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The gorgeously humane Quest documents a tumultuous decade in one family’s life

Photo: First Run Features

There’s no real attempt at a thesis or story arc in Quest, Jonathan Olshefski’s long-in-the-making documentary about a decade in the life of a black family in an impoverished Philadelphia neighborhood. It’s bookended, with subtle political overtones, by the 2008 and 2016 presidential elections, but there’s nothing as blunt as a “hope is replaced by fear” narrative. Obama and Trump are signifiers of time passing and perhaps the outside world changing, but nothing much changes where the Raineys—Christine’A (a.k.a. Ma Quest), Christopher (a.k.a. Quest), and their kids, along with dozens of friends and neighbors—live. There’s next to no money, but plenty of gun violence and drug abuse.


But Quest doesn’t wallow or preach because Quest and Ma don’t wallow or preach, even as circumstances would desperately depress most people. Their daughter is hit by a stray bullet not far from their home, and miraculously loses only an eye and not her life. Quest’s son, Will, is diagnosed with brain cancer just as he becomes a father for the first time. And money, while never the movie’s focus, is clearly a constant worry. But there’s an inherent goodness in the couple that’s been hard-won: Quest has a checkered past that’s not fully explored, and Ma faced her own challenges, most notably being badly burned in a fire. But the two draw strength from each other, and—at least as presented here—embody a sort of ideal marriage. They argue on occasion—in one scene they gently tussle about the realization that their daughter is gay—but there’s a rare firmament to their relationship that’s the subtle heart of Quest.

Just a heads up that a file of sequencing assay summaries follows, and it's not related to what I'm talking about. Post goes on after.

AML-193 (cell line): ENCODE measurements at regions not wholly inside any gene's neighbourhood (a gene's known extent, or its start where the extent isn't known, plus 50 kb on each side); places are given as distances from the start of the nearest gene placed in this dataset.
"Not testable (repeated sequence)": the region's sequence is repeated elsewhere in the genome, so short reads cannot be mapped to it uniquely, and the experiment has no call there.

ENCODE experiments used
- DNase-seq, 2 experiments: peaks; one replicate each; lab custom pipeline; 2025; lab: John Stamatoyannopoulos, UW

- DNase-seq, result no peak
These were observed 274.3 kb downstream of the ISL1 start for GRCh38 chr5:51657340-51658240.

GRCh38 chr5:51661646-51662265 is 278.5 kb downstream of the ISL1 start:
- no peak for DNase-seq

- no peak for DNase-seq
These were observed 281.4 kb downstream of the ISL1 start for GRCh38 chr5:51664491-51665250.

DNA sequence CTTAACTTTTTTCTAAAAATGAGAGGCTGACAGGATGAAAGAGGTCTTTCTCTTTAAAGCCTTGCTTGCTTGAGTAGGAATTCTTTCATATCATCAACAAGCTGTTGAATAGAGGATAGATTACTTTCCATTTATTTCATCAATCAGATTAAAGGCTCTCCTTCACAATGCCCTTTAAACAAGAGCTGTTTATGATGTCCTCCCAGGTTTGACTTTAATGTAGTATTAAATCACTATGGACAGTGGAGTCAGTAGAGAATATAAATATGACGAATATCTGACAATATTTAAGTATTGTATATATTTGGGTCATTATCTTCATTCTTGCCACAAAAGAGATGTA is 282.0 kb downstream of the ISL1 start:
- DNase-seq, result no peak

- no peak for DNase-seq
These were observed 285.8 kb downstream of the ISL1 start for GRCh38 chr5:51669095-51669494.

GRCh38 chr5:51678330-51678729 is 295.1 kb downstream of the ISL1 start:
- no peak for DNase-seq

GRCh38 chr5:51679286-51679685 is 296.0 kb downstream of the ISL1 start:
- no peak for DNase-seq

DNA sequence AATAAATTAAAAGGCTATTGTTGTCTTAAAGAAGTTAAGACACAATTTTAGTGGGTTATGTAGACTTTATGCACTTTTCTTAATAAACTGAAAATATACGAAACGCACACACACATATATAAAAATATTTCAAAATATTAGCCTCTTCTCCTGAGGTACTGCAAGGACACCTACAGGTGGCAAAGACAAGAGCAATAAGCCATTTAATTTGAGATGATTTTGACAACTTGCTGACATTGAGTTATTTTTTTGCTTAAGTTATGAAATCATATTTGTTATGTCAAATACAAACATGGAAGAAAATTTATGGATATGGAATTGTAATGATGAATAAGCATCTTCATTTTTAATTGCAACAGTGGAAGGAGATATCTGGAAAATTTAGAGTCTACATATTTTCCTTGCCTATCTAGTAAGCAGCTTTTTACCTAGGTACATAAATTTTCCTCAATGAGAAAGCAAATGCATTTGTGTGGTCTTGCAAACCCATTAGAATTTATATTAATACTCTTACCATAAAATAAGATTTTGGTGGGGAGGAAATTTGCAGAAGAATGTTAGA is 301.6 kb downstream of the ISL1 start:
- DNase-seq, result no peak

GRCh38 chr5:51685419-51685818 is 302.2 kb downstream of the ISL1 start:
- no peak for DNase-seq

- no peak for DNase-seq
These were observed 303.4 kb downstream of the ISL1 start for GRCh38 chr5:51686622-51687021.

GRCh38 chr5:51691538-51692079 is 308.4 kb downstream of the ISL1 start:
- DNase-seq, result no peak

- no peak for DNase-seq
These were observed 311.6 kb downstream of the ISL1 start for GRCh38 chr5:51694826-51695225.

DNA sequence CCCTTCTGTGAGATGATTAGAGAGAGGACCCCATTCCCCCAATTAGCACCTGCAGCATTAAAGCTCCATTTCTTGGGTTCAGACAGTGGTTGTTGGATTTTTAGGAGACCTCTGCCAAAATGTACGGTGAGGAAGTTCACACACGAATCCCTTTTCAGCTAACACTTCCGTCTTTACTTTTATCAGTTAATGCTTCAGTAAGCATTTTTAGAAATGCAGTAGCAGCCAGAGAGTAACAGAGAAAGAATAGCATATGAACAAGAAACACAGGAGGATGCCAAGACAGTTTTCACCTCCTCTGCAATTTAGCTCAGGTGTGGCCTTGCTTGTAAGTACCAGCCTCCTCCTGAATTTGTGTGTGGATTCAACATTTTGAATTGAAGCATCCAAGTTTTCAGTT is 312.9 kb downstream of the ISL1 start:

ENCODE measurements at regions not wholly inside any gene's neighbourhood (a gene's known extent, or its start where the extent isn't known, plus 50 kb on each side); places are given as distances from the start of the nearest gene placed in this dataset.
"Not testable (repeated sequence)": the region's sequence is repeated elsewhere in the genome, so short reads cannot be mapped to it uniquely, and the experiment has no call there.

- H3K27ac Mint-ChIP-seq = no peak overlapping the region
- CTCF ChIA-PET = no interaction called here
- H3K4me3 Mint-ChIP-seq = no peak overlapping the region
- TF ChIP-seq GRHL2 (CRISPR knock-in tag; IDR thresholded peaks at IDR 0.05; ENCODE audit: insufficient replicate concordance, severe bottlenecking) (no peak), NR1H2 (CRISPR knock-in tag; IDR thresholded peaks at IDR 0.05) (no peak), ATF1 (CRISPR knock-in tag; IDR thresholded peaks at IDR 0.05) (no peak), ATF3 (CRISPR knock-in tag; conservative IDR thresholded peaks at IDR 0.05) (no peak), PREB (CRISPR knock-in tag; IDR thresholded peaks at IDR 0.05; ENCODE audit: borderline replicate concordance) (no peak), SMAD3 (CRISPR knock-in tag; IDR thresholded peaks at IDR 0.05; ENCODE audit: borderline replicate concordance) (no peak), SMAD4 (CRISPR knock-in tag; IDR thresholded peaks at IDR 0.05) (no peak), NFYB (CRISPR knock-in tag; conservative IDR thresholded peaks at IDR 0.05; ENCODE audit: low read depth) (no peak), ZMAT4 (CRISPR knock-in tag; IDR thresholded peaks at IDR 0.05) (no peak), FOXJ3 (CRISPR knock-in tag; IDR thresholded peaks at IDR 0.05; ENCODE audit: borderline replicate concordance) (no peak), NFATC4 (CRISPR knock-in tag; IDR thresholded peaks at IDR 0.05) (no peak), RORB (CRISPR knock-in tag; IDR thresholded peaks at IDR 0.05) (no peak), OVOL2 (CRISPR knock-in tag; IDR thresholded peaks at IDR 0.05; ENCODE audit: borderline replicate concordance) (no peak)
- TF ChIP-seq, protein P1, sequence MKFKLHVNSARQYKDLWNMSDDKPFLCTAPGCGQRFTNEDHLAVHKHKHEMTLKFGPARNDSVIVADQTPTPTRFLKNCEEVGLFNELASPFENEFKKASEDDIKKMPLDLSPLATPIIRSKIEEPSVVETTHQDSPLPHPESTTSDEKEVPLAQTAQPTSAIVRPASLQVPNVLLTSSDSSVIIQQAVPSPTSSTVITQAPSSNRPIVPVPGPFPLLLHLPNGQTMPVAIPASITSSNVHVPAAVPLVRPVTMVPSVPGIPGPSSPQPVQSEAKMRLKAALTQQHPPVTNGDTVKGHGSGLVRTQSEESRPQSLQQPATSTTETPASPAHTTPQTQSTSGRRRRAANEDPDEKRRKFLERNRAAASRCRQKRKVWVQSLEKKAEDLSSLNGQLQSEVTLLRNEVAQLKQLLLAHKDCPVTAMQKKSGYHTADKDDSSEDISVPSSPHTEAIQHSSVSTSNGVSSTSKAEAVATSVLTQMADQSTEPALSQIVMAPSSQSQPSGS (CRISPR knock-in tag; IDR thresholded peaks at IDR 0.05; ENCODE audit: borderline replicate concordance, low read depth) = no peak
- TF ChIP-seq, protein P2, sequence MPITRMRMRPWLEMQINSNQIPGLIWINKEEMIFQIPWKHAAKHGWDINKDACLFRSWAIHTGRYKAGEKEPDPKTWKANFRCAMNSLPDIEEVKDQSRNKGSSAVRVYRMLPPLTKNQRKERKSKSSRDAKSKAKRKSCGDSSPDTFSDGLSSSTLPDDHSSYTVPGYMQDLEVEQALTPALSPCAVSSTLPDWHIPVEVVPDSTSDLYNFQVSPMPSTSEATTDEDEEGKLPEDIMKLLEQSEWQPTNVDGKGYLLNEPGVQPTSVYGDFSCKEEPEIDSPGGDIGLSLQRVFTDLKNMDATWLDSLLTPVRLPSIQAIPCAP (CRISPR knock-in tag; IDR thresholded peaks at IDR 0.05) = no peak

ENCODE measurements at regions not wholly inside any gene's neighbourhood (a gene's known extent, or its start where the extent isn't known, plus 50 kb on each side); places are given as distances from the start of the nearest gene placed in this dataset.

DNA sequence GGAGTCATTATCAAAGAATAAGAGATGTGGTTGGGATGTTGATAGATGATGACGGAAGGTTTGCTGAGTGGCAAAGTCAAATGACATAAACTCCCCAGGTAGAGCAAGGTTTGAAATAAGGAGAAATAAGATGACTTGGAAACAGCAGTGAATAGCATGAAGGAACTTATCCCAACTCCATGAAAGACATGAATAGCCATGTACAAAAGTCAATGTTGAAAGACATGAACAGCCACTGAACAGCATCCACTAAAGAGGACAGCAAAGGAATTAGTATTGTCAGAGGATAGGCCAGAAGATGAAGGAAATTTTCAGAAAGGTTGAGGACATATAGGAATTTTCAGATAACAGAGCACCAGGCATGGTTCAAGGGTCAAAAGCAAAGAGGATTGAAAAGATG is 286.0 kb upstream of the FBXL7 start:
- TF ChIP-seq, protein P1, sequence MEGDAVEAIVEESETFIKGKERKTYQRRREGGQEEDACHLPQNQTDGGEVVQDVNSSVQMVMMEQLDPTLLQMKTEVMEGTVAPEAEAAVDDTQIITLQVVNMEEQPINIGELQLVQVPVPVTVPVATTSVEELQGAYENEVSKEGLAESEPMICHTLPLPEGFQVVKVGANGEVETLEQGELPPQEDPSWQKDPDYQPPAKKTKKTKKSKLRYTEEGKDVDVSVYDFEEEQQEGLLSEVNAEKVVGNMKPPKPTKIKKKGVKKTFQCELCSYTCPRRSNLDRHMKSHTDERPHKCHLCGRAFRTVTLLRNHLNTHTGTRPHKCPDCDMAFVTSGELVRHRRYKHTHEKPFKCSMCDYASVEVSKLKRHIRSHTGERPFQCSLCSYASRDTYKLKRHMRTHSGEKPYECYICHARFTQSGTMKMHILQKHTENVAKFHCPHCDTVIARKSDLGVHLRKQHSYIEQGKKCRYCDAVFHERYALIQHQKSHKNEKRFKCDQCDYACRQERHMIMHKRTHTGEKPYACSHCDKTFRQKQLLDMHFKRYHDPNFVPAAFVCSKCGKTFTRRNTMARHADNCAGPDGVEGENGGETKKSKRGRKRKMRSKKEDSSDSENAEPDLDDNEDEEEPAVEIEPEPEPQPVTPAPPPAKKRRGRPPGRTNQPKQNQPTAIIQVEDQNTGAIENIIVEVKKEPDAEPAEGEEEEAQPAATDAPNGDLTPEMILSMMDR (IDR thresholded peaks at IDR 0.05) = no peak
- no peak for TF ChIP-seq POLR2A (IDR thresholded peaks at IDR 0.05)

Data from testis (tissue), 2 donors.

The couple also spend their time not only caring for their kids and celebrating their community but also giving back: Ma works at a shelter, and Quest—when he’s not delivering newspaper circulars—opens his home studio to local rappers, and he provides the beats. He clearly dreamed at one time that his little booth was a way out of poverty, but now it’s settled into something more like an outlet for his creativity and a way to socialize. Combining those moments of simple joy and realistically portraying the family’s hardships is a tricky balance. There are stretches of Quest that are tough to watch, and others you might never want to end. Olshefski pulls it off beautifully, though, because he never begs for sympathy or descends into treacle. It’s observant and human enough that it might even help correct blinkered misconceptions about life in America’s poorest neighborhoods. This is an ordinary family in unfortunately ordinary circumstances, striving to live its best life. There’s enough material in these years to make for half a dozen more focused documentaries, but none could hope to be as heartbreaking and redemptive as this panoramic longview.

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